Weather Updates

Jindal declares state of emergency as Karen approaches Louisiana

This NOAA satellite image taken Thursday Oct. 3 2013 shows tropical disturbance is seen moving ineastern Gulf Mexico. | AP

This NOAA satellite image taken Thursday, Oct. 3, 2013, shows a tropical disturbance is seen moving into the eastern Gulf of Mexico. | AP Photo

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Updated: October 3, 2013 3:31PM

NEW ORLEANS (AP) — Louisiana Gov. Bobby Jindal declared a state of emergency Thursday after Tropical Storm Karen formed in the Gulf of Mexico and threatened to come ashore over the weekend along the Gulf coast.

The declaration authorizes the state Office and Homeland Security and other state agencies to activate emergency plans for the tropical storm’s possible impact on Louisiana parishes.

Forecasters said the storm is expected to approach the mouth of the Mississippi River and then shuttle off to the east toward the Florida Panhandle. But they warned the forecast track could change and advised residents and business in Louisiana, Mississippi, Alabama and Florida to prepare for possible tropical storm conditions.

Meanwhile, officials in coastal parishes advised residents to make preparations and took early steps to prepare for the storm.

Oil companies were preparing as well. Shell and BP said they were securing offshore rigs and evacuating non-essential workers. Others were expected to do so as well.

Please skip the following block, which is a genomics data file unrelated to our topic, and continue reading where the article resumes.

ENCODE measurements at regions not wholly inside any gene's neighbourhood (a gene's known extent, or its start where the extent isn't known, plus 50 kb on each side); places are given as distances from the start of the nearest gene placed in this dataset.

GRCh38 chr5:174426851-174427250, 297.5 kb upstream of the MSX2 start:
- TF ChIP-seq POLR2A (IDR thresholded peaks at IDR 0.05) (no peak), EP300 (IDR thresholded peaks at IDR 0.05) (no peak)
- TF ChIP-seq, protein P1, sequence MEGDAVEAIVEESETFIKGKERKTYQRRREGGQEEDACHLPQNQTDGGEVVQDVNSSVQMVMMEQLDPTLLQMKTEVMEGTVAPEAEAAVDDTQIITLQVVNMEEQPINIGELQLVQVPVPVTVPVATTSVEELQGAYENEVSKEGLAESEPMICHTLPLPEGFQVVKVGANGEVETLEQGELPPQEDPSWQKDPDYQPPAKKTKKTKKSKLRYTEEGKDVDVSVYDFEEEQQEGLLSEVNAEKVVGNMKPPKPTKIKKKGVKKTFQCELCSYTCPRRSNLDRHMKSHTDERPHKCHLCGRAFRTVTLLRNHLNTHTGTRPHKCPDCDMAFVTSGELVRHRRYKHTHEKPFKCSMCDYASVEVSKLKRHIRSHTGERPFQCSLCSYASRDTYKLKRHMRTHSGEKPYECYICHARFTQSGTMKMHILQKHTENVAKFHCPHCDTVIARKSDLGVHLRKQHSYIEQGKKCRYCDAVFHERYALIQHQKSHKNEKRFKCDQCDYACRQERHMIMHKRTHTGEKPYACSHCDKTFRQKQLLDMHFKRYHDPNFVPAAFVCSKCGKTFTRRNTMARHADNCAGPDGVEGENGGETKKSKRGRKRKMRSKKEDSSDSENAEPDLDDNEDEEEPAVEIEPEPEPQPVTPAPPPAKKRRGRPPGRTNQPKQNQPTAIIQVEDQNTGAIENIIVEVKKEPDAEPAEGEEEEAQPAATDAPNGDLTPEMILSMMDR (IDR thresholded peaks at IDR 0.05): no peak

In New Orleans, the Army Corps of Engineers planned to close a storm-surge gate protecting the New Orleans area.

The gate designed to keep possible storm surge from Lake Borgne, east of the city, from entering the Inner Harbor Navigation Canal — known locally as the Industrial Canal — through the Gulf Intracoastal Waterway. In 2005, flood wall breaches along the canal contributed to catastrophic flooding during Hurricane Katrina. Karen was not expected to approach Katrina’s strength or take a similar path.

Authorities in Plaquemines Parish and on the barrier island of Grand Isle were advising residents and business to make preparations, though no evacuations had been ordered.

Plaquemines President Billy Nungesser said all pump stations were operating and parish crews were on standby. Plaquemines’ east bank took heavy damage from tidal surge that piled up after Hurricane Isaac stalled in August 2012.

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